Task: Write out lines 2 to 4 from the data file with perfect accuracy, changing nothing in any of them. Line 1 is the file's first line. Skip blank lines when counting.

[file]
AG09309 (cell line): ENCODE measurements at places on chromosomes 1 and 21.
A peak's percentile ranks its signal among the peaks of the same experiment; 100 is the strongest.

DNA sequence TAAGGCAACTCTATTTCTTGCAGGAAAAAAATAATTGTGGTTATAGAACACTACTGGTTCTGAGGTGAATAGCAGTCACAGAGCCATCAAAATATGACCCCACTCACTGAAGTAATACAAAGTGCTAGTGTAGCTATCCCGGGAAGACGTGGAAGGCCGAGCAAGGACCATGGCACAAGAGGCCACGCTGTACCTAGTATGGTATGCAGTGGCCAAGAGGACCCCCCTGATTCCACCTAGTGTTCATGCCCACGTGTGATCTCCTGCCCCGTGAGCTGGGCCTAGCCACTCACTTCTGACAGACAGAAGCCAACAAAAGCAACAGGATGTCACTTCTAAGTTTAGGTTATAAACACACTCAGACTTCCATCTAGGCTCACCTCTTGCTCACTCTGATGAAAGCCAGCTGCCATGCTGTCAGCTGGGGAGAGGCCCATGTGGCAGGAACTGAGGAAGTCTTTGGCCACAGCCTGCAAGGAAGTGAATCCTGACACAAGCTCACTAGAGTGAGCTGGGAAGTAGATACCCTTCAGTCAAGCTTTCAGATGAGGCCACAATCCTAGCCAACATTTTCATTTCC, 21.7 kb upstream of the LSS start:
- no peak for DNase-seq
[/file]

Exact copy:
A peak's percentile ranks its signal among the peaks of the same experiment; 100 is the strongest.

DNA sequence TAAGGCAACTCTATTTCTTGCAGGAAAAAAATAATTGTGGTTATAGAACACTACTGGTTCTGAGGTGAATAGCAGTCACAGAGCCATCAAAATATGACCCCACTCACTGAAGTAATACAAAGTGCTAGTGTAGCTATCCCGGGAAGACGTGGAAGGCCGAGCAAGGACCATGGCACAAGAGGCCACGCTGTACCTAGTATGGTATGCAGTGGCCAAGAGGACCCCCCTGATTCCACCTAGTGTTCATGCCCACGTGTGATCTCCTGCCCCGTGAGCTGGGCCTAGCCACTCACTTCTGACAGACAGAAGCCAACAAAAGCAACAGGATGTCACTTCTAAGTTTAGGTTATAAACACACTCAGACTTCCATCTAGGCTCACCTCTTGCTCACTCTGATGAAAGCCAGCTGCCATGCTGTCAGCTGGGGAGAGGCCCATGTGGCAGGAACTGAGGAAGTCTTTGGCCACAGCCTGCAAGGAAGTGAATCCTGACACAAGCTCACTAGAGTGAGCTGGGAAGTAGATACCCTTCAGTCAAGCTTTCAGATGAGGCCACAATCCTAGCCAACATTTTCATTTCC, 21.7 kb upstream of the LSS start:
- no peak for DNase-seq